Sunday, July 8, 2007

China Sea

Beach Boys and heroin don't really seem to go together, but Cale's most faithful Beach Boys homage (echoing but not copying the structure and composition of "Add Some Music To Your Day" from 1970's Sunflower) is about a junkie in the China Sea. I think.

China Sea is a lecture, either to another person or to himself, of the classic "don't worry about him, he's fine" variety. I really don't know what it's about. The China Sea reference seems to be a red herring, to a certain extent. I don't think it has anything to do with Vietnam. I have my doubts whether any actual sailing is involved. It sounds like a stab at the classic pop song with a few dark flourishes, but there may be a layer of meaning I'm missing. I'll tell you, "Oh, Mama, she done told me so" sounds very strange coming out of this Welshman's mouth.

The song is broken into three parts. The main lyric takes the first minute, an instrumental break takes the second forty-five seconds, and a coda of "I can hear that whistle, I can hear it blowing" (sounding very much like the "add some, add some music" coda of that song) takes the last forty-five. The "building block" construction of the song fits very well with the Brian Wilson approach to music.

Musically, it's very pleasant. I mean, a loping bass riff intermingling with a warm synthesizer part, a very laid-back and gentle drum part (with a tambourine?!), all sorts of choral voices (many of them Cale, I think), and a very optimistic sounding string arrangement arching over the middle of the song. There are woodblock percussion-and-xylophone accents extremely reminiscent of some SMiLE-era tracks. The lead vocal is very smooth and poker-faced - if Cale wants it to be dark he's not showing it.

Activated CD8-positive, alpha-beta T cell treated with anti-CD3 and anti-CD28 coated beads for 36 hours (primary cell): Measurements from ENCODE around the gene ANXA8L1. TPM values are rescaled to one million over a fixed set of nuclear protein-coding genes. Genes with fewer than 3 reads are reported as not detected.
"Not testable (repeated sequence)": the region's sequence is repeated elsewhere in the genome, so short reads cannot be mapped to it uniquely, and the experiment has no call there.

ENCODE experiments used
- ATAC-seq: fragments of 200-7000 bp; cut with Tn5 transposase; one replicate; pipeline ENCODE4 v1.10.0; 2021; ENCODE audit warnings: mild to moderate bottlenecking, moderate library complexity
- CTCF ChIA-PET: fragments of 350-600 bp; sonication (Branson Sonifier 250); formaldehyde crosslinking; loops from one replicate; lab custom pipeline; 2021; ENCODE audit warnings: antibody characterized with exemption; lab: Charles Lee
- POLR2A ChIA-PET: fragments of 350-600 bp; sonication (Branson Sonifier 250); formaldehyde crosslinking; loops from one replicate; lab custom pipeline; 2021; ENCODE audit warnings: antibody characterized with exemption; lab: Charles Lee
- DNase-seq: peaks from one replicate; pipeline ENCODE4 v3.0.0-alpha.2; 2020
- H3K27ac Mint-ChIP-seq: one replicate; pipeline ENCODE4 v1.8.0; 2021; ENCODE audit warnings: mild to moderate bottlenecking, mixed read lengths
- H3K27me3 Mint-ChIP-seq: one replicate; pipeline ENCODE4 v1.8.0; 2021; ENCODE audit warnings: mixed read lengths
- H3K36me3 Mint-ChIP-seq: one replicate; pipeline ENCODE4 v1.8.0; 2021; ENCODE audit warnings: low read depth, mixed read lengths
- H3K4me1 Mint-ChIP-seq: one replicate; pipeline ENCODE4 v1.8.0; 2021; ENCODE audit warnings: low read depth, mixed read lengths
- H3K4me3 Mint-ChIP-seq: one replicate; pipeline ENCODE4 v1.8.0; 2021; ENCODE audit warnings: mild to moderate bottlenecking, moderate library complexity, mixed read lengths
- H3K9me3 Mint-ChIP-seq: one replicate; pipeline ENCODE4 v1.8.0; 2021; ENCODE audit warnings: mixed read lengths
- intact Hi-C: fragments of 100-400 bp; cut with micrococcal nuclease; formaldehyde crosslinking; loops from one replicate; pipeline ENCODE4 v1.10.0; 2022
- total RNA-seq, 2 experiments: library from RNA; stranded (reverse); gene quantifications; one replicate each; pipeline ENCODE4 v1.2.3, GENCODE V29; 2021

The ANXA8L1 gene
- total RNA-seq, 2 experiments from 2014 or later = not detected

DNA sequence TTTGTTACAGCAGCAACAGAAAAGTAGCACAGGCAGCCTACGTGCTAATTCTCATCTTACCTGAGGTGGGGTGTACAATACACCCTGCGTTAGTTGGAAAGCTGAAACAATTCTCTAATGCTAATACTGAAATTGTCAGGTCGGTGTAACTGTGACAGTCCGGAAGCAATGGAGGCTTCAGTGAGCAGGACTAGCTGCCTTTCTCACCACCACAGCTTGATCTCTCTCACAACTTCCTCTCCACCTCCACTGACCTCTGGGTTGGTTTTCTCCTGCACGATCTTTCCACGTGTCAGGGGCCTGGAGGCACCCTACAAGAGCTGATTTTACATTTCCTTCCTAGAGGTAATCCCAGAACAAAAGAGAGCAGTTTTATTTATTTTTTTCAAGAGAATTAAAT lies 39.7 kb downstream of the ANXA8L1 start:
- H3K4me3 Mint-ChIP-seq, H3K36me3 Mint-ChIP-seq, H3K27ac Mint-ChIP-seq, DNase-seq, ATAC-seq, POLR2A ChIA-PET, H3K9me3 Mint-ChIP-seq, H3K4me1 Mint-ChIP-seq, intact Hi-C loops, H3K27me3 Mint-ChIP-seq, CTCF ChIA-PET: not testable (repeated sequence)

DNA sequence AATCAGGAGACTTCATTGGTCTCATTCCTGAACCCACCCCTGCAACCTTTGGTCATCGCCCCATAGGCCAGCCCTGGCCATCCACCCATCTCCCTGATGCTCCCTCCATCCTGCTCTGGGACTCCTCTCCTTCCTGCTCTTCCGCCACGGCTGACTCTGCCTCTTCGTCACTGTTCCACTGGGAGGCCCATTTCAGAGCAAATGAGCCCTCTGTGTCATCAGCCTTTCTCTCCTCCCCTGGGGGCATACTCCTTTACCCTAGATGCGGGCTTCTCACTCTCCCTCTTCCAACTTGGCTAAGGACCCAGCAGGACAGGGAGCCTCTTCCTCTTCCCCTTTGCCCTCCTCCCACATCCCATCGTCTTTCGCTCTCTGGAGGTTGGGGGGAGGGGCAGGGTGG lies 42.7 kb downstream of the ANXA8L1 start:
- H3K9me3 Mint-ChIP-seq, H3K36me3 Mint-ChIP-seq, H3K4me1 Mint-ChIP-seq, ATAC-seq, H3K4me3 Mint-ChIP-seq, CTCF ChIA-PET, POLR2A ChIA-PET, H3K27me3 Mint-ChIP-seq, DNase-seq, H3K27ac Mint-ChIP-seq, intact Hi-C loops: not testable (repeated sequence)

So what the fuck is this doing on Helen of Troy? I mean, this is lyrically Cale's darkest album bar none. For God's sake, this trifle is bookended by the title track, dripping with decadence and hatred, and the aforementioned Engine. It's a strange, strange choice, but characteristic of this schizophrenic album. It seems to work - the transition from Helen is a little jarring (but anything would seem jarring next to that), but the transition into Engine is surprisingly smooth - though it contributes to the uneven feeling of an unbalanced, unbalancing album. I think it's by design: very uncomfortable, but you're feeling it. A pleasant song makes an unpleasant album less pleasant. Kudos, Mr. Cale.

1 comment:

Inverarity said...

I used to dislike this song. Now I like it, even outside its context as a destabilizer. Hm. It's not due to exposure, as I've listened to it fairly seldom.

"Your boy in China" sounds a lot like the journalistic/intelligence cliche "our man in [blank]". There's a Graham Greene comedy called "Our Man in Havana." I don't know what the origin of the phrase is, but it's possible this is a reference to that.